Maximum out-of-pocket limits restrict the amount of coinsurance you pay. Not all policies include such limits, but those that do pay 100 percent of remaining covered expenses after you pay a stated amount of coinsurance.

Types Of Managed Care

Health Maintenance Organizations (HMOs) HMO members pay a monthly fixed dollar amount (similar to an insurance premium), which gives them access to a wide range of health care services. In many cases, members also pay a predetermined amount, or copayment, for each doctor or emergency room visit and for prescription drugs, rather than paying the provider in full and obtaining a portion of the reimbursement later. Recent legislative and regulatory changes have provided HMOs with the opportunity to offer plans with deductibles and coinsurance similar to PPOs (discussed below). HMO members often have little or no paperwork to complete due to the elimination of reimbursement.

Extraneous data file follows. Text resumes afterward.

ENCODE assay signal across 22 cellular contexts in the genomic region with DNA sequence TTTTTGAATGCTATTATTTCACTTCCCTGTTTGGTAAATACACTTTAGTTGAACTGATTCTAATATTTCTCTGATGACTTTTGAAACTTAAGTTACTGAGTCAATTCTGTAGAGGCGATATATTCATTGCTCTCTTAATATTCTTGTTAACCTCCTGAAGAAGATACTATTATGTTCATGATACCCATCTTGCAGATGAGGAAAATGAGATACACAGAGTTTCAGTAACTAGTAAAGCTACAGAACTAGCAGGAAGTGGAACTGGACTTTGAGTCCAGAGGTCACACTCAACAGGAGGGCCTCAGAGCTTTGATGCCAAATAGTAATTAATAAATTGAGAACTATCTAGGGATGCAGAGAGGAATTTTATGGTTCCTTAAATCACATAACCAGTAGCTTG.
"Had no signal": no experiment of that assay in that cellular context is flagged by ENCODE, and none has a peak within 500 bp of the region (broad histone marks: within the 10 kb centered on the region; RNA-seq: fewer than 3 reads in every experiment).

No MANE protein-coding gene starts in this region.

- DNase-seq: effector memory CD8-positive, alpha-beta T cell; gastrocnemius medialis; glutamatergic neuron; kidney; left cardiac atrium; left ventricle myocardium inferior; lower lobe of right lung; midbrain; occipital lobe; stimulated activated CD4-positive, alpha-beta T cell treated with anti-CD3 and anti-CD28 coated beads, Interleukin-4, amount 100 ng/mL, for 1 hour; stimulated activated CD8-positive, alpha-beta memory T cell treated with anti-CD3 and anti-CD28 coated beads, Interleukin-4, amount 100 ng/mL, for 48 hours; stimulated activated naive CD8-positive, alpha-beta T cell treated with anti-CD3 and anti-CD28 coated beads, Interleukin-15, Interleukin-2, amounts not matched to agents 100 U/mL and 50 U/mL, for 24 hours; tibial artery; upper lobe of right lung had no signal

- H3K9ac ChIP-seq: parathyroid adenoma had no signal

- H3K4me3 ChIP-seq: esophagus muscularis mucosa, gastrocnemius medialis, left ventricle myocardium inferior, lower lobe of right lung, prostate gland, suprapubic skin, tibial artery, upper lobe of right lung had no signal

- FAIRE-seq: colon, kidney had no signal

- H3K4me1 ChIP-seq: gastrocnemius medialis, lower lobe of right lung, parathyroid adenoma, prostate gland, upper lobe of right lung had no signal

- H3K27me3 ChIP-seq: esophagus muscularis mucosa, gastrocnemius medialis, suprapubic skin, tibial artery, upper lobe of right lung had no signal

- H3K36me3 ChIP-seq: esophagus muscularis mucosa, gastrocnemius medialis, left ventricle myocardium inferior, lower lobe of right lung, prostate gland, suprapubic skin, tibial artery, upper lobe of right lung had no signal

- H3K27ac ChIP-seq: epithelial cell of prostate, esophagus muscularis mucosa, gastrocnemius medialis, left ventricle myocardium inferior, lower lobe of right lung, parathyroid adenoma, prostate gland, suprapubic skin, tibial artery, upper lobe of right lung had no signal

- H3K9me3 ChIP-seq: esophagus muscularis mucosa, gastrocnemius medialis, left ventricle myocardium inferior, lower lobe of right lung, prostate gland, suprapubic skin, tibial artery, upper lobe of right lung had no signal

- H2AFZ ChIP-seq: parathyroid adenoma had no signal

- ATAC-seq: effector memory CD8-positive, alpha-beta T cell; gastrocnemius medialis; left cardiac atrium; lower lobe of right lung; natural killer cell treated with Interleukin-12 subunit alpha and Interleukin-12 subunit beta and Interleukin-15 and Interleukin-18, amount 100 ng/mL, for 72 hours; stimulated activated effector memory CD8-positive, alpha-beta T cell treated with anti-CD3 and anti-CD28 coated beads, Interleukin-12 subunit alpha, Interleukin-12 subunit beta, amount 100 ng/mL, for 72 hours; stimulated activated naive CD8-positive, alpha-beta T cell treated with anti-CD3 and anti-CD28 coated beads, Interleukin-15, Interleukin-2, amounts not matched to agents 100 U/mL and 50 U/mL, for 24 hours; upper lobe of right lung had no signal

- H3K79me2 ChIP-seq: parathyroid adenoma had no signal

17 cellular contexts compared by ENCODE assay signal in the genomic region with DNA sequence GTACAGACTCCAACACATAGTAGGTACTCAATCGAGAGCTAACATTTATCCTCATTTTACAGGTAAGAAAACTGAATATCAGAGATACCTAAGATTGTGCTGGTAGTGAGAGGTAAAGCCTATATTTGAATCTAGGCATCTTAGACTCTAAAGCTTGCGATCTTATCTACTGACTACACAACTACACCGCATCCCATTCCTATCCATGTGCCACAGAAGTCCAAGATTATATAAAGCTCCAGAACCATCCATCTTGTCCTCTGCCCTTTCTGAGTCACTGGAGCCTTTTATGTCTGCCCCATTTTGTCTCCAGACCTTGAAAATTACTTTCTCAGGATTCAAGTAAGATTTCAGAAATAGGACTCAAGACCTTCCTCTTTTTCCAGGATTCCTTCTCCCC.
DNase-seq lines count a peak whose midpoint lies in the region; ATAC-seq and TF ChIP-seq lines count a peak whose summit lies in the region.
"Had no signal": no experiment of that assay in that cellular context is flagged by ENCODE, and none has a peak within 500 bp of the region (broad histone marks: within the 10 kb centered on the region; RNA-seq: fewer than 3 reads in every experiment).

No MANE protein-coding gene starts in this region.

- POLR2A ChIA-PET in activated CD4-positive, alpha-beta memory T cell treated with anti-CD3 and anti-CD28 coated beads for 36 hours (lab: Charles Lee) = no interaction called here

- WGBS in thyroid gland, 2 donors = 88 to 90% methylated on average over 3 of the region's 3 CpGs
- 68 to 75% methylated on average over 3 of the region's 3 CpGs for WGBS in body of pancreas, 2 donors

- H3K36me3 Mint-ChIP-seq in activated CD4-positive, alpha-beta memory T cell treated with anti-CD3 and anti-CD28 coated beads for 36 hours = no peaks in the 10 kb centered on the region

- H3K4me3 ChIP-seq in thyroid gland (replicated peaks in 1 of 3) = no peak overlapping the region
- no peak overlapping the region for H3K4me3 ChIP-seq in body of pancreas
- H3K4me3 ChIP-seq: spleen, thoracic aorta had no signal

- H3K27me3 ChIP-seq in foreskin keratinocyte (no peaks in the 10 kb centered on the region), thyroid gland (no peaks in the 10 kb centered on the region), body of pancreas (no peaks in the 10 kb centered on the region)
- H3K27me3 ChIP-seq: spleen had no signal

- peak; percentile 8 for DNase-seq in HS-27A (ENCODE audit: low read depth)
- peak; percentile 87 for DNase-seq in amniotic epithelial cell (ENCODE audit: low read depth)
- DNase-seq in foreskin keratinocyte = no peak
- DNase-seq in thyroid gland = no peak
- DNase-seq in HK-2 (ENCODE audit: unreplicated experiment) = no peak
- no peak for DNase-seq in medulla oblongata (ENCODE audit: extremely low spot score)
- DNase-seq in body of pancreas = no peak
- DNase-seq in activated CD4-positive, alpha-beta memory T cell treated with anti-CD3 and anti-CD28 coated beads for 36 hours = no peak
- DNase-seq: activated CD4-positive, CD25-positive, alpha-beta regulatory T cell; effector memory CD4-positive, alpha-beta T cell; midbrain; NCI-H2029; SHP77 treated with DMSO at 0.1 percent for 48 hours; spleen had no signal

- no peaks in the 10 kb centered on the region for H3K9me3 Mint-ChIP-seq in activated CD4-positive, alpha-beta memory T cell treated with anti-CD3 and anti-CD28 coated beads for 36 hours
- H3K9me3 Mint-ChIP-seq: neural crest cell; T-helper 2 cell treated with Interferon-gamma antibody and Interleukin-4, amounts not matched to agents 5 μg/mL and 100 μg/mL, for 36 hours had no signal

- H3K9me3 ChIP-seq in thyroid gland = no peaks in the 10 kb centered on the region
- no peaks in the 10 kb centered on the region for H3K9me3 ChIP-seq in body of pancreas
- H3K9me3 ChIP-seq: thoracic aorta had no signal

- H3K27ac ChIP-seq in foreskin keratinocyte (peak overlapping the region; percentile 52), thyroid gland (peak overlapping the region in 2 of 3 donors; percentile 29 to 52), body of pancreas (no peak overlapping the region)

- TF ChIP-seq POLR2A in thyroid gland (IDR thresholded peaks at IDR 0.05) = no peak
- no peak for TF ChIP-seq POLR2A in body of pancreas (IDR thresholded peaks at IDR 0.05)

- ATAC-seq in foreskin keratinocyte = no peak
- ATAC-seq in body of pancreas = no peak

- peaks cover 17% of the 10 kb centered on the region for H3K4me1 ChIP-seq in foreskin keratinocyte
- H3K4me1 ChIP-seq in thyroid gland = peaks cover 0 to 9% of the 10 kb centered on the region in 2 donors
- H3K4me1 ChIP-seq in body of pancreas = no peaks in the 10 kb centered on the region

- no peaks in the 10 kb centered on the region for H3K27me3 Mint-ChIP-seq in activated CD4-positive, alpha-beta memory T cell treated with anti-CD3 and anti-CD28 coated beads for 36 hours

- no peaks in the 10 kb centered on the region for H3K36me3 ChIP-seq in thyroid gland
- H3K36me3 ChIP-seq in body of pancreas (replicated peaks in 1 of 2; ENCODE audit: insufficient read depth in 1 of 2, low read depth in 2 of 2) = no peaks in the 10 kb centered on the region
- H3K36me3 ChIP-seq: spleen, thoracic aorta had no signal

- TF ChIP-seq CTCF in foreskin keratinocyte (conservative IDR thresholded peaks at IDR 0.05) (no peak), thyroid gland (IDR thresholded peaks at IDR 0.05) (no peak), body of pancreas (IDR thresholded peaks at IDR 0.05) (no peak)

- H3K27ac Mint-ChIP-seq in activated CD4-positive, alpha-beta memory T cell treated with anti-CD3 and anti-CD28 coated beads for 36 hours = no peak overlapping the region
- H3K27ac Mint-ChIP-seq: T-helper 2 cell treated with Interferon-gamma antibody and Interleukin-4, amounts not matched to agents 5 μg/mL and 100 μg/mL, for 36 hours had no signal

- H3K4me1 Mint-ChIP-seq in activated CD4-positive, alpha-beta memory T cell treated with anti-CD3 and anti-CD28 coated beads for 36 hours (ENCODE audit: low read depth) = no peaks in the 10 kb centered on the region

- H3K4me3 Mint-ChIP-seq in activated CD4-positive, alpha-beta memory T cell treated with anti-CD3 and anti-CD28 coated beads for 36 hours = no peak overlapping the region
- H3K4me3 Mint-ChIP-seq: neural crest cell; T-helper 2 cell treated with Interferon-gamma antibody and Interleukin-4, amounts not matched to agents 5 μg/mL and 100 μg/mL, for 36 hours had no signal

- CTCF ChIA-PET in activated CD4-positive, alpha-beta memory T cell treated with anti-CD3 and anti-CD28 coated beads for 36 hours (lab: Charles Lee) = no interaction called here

They must use the HMO’s network of providers, which may include the doctors, pharmacies and hospitals under contract with that particular HMO.

Group Plans

Fulfilling your insurance needs may prove relatively simple if your employer offers a group plan or a choice of plans. Group plans cover several people or groups under one policy. You will receive a certificate that acts as your policy when you obtain insurance through a group plan. Most group policies are suitable for the average person and may include provisions to cover family members.

Businesses with one to 50 employees have access to guaranteed-issue group plans, often referred to as small group health coverage. Guaranteed-issue coverage for a one-life group (a self-employed individual with no eligible employees) is only available during the month of August each year, with the policy being effective on October 1. These plans are available to small-business employers regardless of the health claims experience of an employee group or the health status of an employee. Insurance companies and HMOs that offer small group coverage must offer employers the option of purchasing a basic or standard plan. Most insurers or HMOs offer other health benefit plans in addition to the basic and standard plans.